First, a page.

I'm USN retired. I was never involved in anything like special forces but I was in a limited specialized field. Just for some understanding there were 11 of us in my training program, 3 of us made it to the end and completed training.

    Military service leaves an indelible mark on a person but that does not override what the persons current job is and how they must do things differently.
     
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  6. Caradoc

    Caradoc Original Member

    That was kind of my point. My relatives in the service hold the employees of the TSA in universal contempt.
     
  7. Cartoon Peril

    Cartoon Peril Original Member

    Agreed, both the good and the evil have served honorably in the military. And military units, particular military intelligence units, have waged war upon their own populations. Each person must be judged on his or her own adherence to the constitution, to his or her own efforts to overcome the limitations of error, mistake, or weakness.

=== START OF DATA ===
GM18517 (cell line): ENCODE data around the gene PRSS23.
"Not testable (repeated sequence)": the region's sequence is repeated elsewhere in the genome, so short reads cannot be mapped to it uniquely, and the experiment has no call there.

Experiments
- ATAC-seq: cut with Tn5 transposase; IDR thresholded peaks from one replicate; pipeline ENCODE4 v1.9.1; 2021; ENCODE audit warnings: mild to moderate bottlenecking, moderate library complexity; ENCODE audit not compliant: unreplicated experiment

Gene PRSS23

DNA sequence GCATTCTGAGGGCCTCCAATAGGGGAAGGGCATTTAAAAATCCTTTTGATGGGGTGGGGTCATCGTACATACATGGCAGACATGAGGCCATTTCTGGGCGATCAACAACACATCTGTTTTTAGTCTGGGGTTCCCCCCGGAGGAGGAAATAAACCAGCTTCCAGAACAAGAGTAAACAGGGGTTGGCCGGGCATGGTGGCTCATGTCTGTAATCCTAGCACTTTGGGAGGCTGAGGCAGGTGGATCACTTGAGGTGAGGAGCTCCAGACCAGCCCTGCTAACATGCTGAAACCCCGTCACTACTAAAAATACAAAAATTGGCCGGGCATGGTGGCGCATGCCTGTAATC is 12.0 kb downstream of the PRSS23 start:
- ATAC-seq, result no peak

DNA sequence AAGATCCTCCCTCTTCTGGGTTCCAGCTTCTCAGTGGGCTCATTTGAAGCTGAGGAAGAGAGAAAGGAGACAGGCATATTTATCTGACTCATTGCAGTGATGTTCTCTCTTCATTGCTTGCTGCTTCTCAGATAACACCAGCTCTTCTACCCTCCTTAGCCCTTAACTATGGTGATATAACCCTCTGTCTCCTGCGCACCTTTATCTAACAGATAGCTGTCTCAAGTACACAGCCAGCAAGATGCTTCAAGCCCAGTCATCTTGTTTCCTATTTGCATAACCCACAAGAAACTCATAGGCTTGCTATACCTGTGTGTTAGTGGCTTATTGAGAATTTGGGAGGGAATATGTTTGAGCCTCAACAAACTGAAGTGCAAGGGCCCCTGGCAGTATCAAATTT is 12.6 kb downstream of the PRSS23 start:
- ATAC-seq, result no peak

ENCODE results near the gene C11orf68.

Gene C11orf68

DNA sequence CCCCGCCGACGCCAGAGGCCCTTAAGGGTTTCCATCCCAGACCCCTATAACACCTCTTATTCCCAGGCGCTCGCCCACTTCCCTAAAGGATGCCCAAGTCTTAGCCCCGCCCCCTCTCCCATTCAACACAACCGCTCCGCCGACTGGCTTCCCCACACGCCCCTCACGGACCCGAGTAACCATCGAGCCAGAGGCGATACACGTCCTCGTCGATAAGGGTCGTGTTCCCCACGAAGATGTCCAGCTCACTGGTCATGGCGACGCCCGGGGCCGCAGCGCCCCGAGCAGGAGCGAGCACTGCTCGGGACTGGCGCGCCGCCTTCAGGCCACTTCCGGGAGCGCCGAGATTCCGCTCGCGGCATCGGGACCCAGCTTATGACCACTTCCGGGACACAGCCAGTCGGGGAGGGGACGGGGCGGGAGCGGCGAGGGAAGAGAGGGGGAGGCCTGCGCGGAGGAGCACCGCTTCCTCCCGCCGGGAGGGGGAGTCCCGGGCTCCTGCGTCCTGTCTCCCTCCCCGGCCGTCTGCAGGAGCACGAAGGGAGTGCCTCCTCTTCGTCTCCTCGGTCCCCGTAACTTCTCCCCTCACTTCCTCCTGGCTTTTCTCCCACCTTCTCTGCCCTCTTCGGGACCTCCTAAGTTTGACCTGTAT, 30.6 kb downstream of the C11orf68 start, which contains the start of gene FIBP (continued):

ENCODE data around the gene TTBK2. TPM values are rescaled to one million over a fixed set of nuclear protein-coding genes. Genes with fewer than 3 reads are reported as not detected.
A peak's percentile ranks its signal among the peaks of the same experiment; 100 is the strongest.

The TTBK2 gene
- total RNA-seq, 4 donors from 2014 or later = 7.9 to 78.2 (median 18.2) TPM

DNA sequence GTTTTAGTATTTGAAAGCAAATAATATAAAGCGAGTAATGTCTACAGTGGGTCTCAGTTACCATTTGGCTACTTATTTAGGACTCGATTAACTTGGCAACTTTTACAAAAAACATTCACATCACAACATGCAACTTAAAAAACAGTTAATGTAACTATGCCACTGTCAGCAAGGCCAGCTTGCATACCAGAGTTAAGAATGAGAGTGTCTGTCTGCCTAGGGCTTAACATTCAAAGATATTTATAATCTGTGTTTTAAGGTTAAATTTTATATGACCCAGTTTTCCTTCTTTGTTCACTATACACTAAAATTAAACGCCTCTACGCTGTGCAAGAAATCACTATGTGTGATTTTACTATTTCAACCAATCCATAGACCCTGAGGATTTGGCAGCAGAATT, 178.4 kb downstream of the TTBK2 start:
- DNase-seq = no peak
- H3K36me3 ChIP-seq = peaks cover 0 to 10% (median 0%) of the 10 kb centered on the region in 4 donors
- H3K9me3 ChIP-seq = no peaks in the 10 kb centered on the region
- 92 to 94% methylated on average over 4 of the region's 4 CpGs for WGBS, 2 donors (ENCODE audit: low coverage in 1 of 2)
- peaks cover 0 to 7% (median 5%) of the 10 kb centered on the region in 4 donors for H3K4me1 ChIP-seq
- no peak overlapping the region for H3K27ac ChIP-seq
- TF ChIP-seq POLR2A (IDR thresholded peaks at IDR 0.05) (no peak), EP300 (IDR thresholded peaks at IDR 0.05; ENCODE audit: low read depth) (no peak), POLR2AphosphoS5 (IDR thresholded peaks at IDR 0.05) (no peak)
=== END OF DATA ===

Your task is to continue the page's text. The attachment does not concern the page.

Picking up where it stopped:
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  8. Cartoon Peril

    Cartoon Peril Original Member

    My words were ill-chosen. What I should have said is that others besides Rangers also serve honorably, within and without the military, and one should take care to recognize this character even among those with whom one disagrees.
     
  9. RB

    RB Founding Member

    People in the military are trained to kill people and break things. Ordnance on Target!!

    It's the political leadership that complicates the military role.